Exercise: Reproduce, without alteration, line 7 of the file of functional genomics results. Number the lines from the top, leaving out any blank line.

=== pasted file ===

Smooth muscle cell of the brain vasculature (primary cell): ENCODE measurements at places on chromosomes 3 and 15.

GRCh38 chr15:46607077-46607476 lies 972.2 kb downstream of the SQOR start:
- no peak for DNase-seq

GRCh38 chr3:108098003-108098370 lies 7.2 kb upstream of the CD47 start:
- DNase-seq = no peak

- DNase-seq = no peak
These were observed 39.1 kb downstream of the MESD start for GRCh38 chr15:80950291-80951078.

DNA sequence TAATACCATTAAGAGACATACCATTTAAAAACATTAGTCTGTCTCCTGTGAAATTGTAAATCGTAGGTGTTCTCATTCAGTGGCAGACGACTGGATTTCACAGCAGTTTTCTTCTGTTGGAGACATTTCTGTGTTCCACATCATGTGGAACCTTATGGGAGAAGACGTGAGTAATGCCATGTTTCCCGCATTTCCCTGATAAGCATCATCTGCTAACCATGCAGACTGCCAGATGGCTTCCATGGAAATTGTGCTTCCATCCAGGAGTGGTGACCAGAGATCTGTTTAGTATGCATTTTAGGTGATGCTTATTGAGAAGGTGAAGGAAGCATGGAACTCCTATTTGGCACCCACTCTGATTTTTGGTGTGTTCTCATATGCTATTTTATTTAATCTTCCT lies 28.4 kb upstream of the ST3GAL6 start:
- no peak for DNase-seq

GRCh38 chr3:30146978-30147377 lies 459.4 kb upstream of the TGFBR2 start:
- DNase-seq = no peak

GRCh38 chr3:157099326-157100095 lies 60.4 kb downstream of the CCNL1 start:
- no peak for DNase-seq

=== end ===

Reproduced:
These were observed 39.1 kb downstream of the MESD start for GRCh38 chr15:80950291-80951078.